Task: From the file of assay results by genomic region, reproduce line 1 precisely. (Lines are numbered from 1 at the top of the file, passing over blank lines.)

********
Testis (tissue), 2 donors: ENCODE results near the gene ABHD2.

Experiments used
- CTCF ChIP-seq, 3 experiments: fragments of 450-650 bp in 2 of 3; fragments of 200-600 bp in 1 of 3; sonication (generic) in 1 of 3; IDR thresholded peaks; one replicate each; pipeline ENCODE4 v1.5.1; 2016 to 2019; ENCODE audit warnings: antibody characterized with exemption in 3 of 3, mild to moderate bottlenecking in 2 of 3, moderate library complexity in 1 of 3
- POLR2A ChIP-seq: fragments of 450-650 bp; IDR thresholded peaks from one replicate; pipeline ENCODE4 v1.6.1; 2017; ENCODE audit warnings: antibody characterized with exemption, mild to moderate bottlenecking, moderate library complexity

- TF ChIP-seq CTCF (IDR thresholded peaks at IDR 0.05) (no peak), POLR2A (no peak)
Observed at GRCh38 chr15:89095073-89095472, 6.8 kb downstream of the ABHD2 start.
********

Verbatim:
Testis (tissue), 2 donors: ENCODE results near the gene ABHD2.